East Coast/West Coast Difference

That has led to terracing. Row-upon-row of homes get ocean views because they’re built into hillsides.







We went whale watching yesterday. Not only did we get to see lots of sea mammals, we got to see lots of coast. By-and-large it’s very different from the East Coast.

From Florida to Southern Maine beaches are mainly the extension of a flat coastal plain. Not here. Because the West Coast is on a tectonic subduction zone, many spots have cliffs right down to the water’s edge.

That has led to terracing. Row-upon-row of homes get ocean views because they’re built into hillsides.

If we had snow or got ‘the big one’ this would be a major problem. Right now homeowners try not to think about it and spectacular views win the day.

May Gray, June Gloom

Every area has its own weather quirks. They all follow the laws of physics, often through interaction too complex for humans to fully understand. Take this afternoons clouds.


Even Californians complain about the weather. We should be ashamed of ourselves!

We have one of those potential kvetch times on-the-way. It’s the seasonal California May gray and June gloom. We’ll be waking to cloudy skies for most of the next week. They disappear by noon. This type of weather happens sporadically through summer.

In the case of coastal California, the offshore marine layer is typically propelled inland by a pressure gradient which develops as a result of intense heating inland, blanketing coastal communities in cooler air which, if saturated, also contains fog. The fog lingers until the heat of the sun becomes strong enough to evaporate it, often lasting into the afternoon during the “May gray” or “June gloom” period – Wikipedia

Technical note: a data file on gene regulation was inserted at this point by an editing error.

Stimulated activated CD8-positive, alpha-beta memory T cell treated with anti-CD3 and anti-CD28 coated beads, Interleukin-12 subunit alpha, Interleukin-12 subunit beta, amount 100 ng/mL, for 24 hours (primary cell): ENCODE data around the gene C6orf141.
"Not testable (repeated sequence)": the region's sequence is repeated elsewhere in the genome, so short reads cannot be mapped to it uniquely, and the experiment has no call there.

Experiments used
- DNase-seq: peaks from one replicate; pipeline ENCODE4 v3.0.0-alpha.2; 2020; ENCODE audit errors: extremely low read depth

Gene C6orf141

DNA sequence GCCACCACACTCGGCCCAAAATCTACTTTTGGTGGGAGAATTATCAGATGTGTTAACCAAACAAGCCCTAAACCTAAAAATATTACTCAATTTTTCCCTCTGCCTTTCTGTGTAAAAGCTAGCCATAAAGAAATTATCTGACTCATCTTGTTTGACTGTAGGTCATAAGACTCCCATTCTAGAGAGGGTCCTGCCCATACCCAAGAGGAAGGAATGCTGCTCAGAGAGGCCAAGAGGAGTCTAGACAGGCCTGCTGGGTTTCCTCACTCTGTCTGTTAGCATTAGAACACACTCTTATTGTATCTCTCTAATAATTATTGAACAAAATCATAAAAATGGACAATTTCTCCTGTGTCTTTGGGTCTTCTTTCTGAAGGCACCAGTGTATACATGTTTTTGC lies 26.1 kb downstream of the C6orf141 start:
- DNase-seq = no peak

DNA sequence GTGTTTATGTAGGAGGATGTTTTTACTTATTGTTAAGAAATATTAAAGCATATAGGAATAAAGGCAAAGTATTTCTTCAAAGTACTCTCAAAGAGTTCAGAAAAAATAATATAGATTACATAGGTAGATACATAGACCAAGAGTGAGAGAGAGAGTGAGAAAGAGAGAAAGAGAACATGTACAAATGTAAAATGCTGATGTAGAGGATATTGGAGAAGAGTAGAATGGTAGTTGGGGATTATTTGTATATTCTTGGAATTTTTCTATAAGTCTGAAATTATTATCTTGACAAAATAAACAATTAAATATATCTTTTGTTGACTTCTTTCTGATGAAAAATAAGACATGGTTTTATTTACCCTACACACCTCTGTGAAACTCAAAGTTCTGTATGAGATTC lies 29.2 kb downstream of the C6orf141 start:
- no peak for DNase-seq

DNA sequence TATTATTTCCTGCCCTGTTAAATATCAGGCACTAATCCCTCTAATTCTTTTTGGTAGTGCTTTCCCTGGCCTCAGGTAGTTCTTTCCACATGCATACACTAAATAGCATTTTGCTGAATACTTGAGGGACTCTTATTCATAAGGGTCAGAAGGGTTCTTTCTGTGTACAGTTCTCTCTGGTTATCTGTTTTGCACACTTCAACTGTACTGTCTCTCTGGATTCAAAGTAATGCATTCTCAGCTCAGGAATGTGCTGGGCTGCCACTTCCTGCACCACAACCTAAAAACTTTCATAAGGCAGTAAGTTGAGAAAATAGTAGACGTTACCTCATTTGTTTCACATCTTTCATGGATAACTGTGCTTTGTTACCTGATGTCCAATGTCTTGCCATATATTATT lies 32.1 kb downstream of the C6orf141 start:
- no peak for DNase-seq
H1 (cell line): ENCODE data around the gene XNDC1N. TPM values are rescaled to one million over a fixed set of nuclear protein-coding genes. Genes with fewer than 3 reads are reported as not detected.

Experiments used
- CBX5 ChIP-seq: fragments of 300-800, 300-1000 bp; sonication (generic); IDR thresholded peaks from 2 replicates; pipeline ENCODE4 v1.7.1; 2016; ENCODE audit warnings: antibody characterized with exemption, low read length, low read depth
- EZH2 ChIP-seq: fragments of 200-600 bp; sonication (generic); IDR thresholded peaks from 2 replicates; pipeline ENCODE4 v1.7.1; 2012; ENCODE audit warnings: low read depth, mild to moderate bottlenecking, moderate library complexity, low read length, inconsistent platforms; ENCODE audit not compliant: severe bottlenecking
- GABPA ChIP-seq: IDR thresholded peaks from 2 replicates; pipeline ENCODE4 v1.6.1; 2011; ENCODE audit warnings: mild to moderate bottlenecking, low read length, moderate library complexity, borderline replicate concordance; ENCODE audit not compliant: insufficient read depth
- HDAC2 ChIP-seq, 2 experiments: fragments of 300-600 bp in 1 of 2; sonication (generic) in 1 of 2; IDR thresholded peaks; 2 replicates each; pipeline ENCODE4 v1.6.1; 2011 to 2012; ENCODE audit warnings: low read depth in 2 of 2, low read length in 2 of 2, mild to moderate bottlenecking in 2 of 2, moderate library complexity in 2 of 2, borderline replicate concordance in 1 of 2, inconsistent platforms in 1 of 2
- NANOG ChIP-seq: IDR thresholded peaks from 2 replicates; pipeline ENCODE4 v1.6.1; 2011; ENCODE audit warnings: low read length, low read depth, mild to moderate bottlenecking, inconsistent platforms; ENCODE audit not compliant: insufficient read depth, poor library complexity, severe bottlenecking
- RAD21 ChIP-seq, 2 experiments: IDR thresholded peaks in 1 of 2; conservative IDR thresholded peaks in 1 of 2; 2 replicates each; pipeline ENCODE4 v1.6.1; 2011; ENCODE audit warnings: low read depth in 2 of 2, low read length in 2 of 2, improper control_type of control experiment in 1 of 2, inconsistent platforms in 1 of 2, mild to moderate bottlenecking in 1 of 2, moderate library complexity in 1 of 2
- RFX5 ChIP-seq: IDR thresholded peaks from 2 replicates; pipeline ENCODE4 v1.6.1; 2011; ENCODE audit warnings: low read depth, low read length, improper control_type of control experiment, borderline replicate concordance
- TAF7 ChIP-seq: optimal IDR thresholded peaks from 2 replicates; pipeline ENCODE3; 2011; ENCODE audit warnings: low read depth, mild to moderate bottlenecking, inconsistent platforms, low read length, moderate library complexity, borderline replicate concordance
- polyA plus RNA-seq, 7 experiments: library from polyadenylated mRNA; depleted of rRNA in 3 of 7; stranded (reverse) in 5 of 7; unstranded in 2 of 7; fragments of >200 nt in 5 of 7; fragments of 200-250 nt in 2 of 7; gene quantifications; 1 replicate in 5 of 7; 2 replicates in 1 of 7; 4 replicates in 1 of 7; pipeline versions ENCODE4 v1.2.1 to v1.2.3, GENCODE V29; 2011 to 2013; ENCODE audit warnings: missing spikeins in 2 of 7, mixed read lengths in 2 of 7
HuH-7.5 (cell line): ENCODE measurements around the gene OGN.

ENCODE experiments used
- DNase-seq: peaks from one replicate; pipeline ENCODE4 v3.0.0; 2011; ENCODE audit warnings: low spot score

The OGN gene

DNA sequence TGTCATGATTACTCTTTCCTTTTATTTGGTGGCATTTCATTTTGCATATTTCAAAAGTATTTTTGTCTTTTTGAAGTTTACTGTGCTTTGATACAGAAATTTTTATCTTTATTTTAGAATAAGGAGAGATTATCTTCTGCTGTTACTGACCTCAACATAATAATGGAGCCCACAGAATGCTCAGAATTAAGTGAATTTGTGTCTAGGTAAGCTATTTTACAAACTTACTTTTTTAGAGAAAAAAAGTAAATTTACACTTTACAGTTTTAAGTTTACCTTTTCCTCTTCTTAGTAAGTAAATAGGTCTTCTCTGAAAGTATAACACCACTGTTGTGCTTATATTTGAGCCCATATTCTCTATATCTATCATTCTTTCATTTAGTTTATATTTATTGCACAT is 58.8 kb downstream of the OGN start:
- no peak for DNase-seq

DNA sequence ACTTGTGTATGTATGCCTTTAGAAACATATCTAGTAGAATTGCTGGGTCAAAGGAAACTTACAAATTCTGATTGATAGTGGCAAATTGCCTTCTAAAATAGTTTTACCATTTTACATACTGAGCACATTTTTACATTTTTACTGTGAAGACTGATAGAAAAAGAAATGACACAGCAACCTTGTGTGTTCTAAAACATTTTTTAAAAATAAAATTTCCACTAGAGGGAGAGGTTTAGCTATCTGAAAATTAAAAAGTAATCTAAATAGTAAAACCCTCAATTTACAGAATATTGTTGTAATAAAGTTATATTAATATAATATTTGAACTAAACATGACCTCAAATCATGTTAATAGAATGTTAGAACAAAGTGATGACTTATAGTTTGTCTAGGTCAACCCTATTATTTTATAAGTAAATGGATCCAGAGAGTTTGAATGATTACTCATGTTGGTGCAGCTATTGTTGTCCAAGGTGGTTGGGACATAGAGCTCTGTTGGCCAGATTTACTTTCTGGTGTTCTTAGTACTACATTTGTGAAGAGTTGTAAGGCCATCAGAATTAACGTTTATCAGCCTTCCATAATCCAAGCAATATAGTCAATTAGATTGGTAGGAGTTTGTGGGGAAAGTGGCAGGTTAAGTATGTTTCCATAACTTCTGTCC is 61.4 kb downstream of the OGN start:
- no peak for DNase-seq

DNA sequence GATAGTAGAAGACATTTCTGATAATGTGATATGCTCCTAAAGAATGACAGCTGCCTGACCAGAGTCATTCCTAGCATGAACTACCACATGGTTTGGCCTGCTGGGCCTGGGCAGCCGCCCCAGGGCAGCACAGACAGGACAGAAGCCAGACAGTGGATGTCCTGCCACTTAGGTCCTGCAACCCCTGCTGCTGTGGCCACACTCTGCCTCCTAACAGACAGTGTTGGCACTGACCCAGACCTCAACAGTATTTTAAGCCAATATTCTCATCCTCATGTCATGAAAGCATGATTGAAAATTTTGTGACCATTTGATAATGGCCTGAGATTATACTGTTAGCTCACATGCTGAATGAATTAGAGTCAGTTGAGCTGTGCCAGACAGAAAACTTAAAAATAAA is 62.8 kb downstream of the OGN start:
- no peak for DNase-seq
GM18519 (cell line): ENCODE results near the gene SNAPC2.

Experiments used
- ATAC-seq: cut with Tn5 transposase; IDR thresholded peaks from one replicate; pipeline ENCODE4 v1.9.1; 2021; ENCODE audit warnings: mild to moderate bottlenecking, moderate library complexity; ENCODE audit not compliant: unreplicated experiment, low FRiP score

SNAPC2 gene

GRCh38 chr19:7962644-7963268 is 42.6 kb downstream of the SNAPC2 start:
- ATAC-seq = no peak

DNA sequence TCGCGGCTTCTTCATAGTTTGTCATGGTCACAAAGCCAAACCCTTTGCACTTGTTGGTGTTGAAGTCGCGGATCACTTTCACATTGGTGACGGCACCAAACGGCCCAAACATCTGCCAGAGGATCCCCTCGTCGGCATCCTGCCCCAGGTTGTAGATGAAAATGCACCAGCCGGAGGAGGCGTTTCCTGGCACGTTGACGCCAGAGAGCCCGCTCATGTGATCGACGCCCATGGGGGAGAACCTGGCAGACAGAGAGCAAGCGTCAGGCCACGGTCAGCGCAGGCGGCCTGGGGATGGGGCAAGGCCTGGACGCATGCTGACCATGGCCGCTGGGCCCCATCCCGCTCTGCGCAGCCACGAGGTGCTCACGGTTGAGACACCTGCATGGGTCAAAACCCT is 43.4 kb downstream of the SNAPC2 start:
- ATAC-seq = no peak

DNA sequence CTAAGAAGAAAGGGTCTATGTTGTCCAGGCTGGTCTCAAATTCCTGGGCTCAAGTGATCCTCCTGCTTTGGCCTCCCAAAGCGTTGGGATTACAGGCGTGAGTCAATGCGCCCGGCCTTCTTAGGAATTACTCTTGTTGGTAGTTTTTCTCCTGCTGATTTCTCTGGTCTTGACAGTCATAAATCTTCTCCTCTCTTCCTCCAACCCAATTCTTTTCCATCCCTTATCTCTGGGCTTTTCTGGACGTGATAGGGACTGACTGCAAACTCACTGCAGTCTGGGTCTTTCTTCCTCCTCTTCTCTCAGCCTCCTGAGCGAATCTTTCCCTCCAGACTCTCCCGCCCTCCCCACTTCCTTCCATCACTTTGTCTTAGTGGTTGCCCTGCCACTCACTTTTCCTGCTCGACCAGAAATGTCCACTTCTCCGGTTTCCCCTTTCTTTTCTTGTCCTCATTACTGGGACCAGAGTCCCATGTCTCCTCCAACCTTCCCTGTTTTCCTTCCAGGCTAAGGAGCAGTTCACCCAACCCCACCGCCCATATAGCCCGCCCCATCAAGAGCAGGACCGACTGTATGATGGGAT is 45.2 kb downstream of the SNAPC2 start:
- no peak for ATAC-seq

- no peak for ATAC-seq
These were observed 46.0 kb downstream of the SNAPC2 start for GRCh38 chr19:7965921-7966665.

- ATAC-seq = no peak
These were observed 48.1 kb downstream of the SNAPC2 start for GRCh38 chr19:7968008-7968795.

We’re over 10 miles inland. It’s not as bad as for coastal dwellers. Of course, they live on the California Coast. They’d better not complain. Ever. About anything.

This weather scenario wasn’t something we were looking for in Connecticut. Here, it shows up nicely on the forecast models. At the top is a BUFKIT readout from tonight’s 00Z GFS for KSNA, John Wayne Airport in nearby Santa Ana (Clicking the image will give you a much larger, much more readable look).

BUFKIT is an amazing program for visualizing weather data. It was developed at NOAA and is free, as is the data it uses.

With maps you see a large area for one specific time. With BUFKIT you see one specific place over a period of time. Go ahead–reread that.

There’s a lot going on, but what I’m looking at is at the bottom of the image. The lines are isohumes–lines of equal humidity. The cloud producing marine layer isn’t thick. On most days it only goes up 2,000 feet. It produces low, dense overcast. Sometimes there’s drizzle.

The marine layer forms in the evening and fades through the morning.

Every area has its own weather quirks. They all follow the laws of physics, often through interaction too complex for humans to fully understand. Take this afternoons clouds.

Rain Coming And Folks Are Excited


“It will be good for the state.” Those were Helaine’s words a few minutes ago. We were talking about the threat of rain in SoCal. We’ve had hardly any since last year’s rainy season–also a dud.